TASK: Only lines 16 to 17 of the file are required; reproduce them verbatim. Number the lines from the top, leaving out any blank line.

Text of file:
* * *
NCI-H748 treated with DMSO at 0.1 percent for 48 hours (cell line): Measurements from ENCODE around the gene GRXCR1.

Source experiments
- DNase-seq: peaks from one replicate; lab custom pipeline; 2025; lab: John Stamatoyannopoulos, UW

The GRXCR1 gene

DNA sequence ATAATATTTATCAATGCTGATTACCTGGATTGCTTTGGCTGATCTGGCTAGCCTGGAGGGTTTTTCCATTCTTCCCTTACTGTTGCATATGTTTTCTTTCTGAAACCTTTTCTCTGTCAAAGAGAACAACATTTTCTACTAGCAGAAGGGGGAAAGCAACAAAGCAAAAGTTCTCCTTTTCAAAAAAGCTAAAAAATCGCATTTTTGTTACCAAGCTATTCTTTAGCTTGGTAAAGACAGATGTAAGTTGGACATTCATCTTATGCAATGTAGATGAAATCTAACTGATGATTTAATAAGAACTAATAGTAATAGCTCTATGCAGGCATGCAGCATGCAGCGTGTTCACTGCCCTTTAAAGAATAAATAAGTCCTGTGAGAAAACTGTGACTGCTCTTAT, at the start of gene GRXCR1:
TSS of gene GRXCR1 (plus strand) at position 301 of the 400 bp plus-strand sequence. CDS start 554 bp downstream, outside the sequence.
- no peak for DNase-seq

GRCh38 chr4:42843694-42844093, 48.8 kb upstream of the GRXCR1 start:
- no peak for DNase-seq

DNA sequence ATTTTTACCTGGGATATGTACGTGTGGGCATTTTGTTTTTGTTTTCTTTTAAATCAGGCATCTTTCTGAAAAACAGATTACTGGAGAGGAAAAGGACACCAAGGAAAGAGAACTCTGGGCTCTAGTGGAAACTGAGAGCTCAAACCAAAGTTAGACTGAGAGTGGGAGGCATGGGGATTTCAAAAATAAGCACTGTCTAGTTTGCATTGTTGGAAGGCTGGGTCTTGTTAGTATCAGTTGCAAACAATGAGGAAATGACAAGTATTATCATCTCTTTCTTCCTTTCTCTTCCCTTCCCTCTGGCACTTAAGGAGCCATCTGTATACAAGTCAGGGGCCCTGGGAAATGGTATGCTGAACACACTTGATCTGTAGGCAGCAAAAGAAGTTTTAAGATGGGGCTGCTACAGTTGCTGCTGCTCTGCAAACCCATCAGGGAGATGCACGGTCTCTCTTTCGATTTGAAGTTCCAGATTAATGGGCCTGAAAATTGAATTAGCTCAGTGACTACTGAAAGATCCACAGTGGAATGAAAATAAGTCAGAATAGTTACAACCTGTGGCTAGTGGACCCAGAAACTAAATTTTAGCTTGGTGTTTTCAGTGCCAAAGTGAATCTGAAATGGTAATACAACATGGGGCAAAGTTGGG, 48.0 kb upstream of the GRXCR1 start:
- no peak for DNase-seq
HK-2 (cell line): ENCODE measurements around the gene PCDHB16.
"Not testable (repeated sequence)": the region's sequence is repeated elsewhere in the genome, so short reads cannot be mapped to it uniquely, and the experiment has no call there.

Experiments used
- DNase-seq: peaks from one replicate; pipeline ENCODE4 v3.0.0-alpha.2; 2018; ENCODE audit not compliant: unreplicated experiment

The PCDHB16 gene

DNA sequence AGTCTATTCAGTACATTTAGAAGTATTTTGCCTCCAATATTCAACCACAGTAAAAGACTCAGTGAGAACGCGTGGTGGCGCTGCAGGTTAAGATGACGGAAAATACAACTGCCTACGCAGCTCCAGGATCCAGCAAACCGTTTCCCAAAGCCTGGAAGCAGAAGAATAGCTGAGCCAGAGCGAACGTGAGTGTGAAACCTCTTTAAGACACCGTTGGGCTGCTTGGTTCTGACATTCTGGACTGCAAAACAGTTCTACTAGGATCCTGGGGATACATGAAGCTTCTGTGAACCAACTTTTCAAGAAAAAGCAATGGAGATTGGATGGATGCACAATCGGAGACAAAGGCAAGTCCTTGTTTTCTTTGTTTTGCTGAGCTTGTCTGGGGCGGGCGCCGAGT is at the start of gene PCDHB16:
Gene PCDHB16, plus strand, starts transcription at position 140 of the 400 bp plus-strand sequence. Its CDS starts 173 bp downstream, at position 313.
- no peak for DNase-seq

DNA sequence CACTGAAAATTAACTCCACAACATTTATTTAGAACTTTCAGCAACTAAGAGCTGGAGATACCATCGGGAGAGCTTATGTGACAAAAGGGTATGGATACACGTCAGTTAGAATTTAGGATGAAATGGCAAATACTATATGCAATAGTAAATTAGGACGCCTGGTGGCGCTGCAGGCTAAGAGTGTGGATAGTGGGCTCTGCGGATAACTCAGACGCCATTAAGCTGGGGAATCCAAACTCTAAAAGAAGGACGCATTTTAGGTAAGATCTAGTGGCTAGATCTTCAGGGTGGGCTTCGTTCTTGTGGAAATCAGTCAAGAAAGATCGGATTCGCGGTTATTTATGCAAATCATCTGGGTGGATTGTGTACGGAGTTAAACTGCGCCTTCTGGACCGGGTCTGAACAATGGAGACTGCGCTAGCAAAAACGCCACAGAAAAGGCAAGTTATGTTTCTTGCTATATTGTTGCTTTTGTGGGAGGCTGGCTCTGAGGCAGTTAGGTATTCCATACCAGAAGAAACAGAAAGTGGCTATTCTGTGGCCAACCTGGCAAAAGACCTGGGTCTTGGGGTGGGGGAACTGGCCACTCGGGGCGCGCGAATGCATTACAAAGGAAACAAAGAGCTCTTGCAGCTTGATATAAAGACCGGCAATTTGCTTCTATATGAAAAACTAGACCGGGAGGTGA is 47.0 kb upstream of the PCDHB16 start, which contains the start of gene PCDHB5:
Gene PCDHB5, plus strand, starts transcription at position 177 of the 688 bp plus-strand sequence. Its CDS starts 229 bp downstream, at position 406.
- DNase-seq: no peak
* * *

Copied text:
The PCDHB16 gene

DNA sequence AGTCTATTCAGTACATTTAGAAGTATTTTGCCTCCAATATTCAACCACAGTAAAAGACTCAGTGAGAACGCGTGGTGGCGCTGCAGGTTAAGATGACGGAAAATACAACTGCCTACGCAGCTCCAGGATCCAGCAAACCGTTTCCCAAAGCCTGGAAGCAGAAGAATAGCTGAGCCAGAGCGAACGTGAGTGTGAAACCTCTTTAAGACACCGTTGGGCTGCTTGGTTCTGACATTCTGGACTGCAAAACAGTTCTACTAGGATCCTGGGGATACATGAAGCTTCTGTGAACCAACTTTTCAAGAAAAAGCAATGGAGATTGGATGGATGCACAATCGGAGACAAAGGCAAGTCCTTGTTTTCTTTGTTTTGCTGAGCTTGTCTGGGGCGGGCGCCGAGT is at the start of gene PCDHB16: